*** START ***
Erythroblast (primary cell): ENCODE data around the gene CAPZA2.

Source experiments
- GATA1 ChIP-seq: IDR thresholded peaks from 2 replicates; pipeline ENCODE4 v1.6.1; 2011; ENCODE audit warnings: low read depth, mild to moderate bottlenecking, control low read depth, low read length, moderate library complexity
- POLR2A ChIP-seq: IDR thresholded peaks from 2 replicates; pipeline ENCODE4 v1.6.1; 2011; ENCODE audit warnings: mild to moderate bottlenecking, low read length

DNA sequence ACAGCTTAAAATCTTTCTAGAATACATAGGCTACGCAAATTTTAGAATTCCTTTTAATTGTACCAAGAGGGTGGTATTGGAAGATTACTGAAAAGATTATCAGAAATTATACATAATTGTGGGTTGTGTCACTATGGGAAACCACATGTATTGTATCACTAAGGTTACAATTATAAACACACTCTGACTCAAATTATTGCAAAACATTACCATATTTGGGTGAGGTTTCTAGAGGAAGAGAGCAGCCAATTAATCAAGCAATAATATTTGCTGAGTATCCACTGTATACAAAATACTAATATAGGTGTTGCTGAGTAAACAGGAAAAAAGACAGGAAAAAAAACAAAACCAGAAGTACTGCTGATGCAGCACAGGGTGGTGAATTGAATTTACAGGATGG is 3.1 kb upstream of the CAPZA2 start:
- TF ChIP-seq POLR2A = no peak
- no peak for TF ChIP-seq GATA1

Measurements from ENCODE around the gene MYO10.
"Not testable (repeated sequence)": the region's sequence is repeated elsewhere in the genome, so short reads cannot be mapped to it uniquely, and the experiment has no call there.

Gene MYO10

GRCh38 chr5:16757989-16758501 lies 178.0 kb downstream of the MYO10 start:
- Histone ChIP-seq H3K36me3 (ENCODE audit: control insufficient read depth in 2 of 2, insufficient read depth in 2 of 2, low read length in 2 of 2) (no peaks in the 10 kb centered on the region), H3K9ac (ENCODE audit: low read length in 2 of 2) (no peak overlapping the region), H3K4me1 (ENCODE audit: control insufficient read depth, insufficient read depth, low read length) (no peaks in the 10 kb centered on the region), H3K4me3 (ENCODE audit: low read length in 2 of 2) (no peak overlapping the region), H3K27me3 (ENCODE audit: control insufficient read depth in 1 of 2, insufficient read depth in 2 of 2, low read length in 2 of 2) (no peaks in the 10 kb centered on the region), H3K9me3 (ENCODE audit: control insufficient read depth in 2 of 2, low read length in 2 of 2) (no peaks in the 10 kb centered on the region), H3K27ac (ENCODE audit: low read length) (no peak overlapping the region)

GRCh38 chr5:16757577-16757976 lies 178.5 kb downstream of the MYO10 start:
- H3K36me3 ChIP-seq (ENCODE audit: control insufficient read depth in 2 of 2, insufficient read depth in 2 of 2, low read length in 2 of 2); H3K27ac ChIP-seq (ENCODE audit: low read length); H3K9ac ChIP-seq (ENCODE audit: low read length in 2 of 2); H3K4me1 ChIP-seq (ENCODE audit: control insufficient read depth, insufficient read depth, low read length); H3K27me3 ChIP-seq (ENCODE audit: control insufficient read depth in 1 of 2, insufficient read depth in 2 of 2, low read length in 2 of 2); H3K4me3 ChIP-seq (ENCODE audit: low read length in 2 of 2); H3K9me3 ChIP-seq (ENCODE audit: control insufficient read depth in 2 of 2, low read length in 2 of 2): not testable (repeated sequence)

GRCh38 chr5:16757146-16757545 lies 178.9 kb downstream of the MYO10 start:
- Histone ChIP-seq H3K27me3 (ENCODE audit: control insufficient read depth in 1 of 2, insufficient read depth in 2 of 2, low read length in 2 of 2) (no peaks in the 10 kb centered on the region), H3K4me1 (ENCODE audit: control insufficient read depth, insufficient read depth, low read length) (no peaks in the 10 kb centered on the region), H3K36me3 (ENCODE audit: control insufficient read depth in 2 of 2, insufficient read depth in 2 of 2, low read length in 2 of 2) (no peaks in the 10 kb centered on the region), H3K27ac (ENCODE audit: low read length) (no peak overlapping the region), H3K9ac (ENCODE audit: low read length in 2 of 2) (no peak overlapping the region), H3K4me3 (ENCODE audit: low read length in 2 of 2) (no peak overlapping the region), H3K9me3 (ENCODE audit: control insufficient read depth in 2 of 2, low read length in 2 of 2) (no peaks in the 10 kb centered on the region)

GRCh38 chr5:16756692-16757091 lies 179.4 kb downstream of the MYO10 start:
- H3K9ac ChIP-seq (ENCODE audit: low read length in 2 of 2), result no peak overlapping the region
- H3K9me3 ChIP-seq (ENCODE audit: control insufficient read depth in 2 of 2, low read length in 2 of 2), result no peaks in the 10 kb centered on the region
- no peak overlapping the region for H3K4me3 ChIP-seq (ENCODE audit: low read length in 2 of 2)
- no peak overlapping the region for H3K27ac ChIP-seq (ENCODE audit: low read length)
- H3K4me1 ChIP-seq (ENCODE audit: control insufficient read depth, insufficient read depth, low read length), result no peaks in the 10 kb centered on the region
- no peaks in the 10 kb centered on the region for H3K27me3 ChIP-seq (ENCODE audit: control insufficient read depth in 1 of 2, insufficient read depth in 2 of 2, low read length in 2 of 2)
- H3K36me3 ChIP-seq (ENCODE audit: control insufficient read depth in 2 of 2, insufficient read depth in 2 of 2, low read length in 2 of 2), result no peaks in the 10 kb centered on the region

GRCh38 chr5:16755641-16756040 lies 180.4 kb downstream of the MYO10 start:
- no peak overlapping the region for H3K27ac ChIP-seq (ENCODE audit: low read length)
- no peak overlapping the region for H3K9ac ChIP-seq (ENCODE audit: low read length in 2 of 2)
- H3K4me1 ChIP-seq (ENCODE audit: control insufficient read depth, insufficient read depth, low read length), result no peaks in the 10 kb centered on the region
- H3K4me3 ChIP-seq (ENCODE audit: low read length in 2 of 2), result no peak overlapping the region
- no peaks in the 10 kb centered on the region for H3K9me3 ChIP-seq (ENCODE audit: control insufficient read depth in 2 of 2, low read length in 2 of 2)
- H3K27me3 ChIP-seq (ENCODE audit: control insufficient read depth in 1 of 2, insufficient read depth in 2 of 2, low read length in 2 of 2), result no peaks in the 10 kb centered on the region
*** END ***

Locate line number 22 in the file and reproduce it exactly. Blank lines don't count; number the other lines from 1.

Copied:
- H3K4me1 ChIP-seq (ENCODE audit: control insufficient read depth, insufficient read depth, low read length), result no peaks in the 10 kb centered on the region